Saint Patrick is the Patron saint of Ireland and was born at Kilpatrick, near Dumbarton, in Scotland, in the year 387. Along with Saint Nicholas and Saint Valentine, the secular world shares a love for these saints along with devout Catholics; on Saint Patrick’s day, which falls on March 17, of every year, everyone celebrates, and everyone is Irish.
There are a variety of legends and stories surrounding Saint Patrick, but his story according to Catholic doctrine is as follows: Patrick was born around 385 in Scotland, to parents Calpurnius and Conchessa, who were Romans living in Britain in charge of the colonies. As a child, at about age fourteen, Patrick was captured during a raiding party and taken to Ireland as a slave to herd and tend sheep. At this time, Ireland was a land of Druids and pagans, and Patrick learned the language and practices of the people who held him captive.
While in captivity, Patrick turned to God in prayer, and wrote the following:
“The Love of God and fear grew in me more and more, as did the faith, and my soul was rose, so that, in a single day, I have said as many as a hundred prayers and in the night, nearly the same.
“I prayed in the woods and on the mountain, even before dawn. I felt no hurt from the snow or ice or rain.”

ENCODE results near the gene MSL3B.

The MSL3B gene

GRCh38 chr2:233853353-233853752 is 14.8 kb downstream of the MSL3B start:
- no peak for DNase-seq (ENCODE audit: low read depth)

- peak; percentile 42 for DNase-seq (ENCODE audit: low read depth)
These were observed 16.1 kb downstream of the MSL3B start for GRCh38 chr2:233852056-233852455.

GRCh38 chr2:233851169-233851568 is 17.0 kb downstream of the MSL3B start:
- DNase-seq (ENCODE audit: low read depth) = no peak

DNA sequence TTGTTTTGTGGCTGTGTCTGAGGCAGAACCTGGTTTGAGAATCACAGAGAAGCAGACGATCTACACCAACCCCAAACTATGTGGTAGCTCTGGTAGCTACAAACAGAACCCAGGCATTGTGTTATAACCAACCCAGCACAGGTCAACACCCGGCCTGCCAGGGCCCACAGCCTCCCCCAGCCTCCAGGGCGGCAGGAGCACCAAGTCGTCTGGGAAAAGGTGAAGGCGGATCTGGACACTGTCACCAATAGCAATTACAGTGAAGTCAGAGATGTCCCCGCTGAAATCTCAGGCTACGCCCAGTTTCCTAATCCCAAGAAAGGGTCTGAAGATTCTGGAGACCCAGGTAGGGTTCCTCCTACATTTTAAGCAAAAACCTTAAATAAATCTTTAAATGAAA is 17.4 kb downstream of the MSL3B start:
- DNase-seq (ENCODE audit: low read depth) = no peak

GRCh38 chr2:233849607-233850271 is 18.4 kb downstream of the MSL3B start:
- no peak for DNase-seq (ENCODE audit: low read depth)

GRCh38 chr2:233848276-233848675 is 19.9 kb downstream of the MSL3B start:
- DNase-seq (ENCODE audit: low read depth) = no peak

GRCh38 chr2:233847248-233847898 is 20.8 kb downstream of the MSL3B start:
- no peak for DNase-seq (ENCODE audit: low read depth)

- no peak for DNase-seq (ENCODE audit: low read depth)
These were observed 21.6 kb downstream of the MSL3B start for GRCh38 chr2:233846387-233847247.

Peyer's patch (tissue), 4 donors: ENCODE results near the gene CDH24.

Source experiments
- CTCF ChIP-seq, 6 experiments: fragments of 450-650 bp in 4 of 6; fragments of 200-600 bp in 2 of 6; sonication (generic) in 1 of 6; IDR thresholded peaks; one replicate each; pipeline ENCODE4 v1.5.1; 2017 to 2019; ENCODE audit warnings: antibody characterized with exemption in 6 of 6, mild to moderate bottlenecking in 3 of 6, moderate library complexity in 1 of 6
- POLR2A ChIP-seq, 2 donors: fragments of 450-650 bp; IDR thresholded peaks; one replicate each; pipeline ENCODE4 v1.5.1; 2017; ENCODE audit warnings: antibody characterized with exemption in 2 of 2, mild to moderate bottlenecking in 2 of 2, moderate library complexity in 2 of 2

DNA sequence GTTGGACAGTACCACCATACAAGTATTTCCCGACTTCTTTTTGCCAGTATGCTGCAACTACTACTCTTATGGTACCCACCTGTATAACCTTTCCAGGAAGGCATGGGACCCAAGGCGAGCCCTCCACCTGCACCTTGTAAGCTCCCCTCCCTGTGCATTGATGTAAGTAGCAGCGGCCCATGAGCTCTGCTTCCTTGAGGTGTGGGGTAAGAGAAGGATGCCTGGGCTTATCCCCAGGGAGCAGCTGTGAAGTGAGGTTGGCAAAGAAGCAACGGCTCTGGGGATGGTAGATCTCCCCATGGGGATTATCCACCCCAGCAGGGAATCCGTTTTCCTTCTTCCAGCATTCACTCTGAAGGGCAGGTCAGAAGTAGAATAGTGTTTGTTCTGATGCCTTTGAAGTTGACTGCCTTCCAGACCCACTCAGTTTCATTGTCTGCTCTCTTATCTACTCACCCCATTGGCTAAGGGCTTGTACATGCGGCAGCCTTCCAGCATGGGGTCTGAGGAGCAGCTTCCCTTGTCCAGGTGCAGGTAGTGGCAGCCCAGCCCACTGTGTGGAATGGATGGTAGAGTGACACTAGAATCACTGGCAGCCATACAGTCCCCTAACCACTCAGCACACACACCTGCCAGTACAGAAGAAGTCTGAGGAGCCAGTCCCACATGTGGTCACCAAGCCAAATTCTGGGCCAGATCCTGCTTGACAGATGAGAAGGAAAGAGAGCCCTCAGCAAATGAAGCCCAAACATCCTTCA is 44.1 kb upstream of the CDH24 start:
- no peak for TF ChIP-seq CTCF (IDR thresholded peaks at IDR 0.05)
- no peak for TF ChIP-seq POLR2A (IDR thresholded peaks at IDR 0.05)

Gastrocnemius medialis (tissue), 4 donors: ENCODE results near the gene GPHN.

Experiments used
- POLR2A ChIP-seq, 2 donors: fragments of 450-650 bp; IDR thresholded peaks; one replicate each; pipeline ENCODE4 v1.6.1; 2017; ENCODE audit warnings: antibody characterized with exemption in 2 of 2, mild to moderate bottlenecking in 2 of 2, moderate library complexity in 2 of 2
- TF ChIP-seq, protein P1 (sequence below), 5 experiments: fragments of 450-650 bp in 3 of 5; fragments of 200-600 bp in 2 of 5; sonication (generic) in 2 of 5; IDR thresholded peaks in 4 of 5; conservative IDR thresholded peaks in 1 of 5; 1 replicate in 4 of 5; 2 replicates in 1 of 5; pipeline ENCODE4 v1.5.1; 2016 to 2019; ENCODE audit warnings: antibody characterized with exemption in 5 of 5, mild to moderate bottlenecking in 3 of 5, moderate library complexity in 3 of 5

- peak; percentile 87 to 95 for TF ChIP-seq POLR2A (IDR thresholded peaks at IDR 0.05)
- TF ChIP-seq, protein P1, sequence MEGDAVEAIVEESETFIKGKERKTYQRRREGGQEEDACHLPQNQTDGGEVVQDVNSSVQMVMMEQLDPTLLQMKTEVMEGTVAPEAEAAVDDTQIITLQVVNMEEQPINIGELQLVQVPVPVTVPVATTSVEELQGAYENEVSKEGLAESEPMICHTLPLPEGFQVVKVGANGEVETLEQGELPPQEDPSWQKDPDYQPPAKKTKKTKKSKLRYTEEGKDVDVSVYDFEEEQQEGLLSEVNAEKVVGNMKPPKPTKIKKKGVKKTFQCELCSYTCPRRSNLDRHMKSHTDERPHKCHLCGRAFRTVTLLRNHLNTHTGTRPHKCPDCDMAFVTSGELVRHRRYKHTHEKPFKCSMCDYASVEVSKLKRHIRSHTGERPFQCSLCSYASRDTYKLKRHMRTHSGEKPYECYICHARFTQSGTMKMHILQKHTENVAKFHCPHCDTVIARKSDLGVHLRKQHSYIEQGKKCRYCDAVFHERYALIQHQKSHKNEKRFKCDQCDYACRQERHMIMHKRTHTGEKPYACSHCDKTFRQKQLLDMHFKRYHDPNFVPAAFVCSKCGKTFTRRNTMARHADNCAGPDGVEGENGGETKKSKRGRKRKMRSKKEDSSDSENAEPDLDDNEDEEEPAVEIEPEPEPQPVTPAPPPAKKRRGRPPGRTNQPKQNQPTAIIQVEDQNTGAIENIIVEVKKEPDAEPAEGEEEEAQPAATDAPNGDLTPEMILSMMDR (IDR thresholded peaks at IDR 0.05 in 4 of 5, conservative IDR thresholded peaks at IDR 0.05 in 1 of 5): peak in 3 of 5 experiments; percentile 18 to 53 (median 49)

Patrick was held captive until he was twenty years old. He finally escaped after having a dream in which God told him to leave Ireland by going to the coast. There he found some sailors who took him back to England, where he was reunited with his family. After being returned to England, Patrick had yet another dream in which the people of Ireland were calling out to him, “We beg you, holy youth, to come and walk among us [again].”
He began his priesthood studies and was later ordained by St. Germanus, the Bishop of Auxerre, whom he had studied under for years. He went on to be ordained as a bishop, and was sent to take the Gospel to Ireland. On March 25, 433, Patrick arrived in Ireland, at Slane. One legend states that he met a chieftain of one of the tribes, who tried to kill him. However, Patrick managed to convert the chieftain, who was miraculously unable to move his arm until he became friendly to Patrick.
Patrick and his disciples preached the Gospel throughout Ireland and converted thousands. They began building churches all over the country and Kings, their families and entire kingdoms converted to Christianity after hearing Patrick’s message. Patrick continued this work all over Ireland for 40 years, working with miracles and writing of his love for God in Confessions. After years of living in poverty, travelling and enduring much suffering, he died on March 17, 461 at Saul, where he had built the first church. Notably, Patrick used the shamrock to explain the Trinity; it has been associated with him and the Irish since that time.